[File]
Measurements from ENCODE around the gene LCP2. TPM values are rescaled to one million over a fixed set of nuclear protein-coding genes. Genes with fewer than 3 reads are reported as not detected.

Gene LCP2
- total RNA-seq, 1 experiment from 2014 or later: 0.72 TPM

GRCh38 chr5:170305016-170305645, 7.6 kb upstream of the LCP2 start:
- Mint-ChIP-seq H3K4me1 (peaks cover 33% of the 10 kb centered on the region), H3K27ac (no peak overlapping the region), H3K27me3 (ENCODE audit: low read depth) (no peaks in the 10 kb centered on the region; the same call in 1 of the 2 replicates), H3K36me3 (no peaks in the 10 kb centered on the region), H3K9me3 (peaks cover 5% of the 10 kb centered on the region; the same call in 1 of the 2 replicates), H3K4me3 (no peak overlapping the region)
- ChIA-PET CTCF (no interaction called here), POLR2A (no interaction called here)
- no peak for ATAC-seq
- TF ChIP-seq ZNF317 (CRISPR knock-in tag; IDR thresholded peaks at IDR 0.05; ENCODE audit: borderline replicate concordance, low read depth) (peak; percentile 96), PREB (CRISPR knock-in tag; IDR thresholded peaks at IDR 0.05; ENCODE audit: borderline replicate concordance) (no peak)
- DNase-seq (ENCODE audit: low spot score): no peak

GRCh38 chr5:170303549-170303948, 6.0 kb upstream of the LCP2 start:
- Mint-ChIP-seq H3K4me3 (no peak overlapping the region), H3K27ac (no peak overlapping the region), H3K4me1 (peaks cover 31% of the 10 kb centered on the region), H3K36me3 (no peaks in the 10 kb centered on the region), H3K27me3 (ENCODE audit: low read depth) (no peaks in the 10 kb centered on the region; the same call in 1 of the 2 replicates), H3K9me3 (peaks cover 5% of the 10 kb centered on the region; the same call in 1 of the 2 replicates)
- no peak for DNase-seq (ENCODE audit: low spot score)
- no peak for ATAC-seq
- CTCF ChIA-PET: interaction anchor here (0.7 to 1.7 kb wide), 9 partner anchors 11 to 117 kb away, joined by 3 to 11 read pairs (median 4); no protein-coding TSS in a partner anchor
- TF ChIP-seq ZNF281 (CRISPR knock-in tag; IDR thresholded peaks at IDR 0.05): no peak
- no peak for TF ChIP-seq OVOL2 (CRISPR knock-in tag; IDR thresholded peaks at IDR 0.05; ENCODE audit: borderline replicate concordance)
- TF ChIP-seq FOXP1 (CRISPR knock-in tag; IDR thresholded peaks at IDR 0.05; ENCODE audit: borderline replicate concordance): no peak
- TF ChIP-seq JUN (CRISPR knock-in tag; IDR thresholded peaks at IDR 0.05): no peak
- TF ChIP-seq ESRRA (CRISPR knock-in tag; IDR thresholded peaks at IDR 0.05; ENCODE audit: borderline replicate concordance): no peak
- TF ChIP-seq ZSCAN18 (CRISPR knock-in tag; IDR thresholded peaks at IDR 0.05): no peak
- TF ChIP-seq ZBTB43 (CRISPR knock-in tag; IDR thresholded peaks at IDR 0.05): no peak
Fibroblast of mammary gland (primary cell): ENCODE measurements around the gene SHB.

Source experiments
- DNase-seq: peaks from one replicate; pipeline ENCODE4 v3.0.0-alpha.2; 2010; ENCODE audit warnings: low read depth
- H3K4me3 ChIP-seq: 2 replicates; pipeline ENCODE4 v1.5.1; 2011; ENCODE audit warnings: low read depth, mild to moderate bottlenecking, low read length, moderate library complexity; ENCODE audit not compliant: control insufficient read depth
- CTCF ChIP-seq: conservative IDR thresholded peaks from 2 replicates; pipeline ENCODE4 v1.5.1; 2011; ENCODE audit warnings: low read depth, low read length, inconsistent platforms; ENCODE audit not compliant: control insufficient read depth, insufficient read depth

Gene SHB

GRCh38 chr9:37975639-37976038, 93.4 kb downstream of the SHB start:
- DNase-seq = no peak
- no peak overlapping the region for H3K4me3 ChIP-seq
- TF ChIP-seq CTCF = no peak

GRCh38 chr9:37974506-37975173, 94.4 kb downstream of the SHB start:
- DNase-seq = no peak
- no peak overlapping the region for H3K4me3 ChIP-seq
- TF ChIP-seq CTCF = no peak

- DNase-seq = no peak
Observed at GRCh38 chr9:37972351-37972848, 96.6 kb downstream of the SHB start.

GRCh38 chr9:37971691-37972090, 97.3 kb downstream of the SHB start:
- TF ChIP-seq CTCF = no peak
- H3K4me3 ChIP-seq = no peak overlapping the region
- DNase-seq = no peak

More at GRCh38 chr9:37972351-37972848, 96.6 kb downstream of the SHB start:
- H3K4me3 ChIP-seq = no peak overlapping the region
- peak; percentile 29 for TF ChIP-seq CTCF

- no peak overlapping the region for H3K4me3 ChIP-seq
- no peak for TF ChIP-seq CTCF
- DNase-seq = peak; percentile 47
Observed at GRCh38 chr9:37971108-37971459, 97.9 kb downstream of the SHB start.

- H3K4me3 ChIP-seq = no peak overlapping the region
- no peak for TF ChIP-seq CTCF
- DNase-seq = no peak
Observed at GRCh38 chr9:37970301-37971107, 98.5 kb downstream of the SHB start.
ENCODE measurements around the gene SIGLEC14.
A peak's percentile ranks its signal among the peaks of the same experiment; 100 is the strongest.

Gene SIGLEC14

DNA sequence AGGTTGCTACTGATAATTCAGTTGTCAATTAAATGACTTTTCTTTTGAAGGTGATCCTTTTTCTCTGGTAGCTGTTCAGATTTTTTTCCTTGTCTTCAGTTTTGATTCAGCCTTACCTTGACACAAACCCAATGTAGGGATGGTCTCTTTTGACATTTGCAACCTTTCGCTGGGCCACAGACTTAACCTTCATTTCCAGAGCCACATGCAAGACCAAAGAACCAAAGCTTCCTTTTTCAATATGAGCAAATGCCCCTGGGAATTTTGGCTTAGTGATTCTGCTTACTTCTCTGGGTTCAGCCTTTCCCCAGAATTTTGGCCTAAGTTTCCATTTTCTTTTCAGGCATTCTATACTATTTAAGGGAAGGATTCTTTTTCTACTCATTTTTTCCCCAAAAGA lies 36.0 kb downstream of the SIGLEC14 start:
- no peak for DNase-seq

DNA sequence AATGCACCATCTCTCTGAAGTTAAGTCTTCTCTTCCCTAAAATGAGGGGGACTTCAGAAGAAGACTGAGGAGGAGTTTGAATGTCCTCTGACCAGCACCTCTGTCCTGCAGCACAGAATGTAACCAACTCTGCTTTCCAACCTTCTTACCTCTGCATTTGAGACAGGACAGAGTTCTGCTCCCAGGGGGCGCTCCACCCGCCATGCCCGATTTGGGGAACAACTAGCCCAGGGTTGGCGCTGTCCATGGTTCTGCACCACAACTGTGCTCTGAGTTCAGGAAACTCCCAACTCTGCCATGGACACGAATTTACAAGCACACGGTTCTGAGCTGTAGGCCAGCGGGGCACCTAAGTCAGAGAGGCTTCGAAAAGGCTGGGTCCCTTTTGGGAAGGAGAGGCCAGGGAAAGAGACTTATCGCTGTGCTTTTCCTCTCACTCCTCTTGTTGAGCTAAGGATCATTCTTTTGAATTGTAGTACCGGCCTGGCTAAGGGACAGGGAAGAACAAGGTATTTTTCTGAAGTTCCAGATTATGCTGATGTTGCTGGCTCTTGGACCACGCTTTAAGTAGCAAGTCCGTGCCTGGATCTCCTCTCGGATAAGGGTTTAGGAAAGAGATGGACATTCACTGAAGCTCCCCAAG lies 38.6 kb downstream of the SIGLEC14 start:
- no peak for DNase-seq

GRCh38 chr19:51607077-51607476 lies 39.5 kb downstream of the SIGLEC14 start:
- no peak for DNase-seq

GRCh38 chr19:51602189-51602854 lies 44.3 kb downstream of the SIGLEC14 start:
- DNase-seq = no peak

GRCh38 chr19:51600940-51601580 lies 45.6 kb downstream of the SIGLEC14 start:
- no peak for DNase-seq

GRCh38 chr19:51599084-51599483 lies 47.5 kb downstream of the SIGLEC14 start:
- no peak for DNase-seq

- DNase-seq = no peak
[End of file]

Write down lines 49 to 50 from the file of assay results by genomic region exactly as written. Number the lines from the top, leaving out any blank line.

- H3K4me3 ChIP-seq = no peak overlapping the region
- no peak for TF ChIP-seq CTCF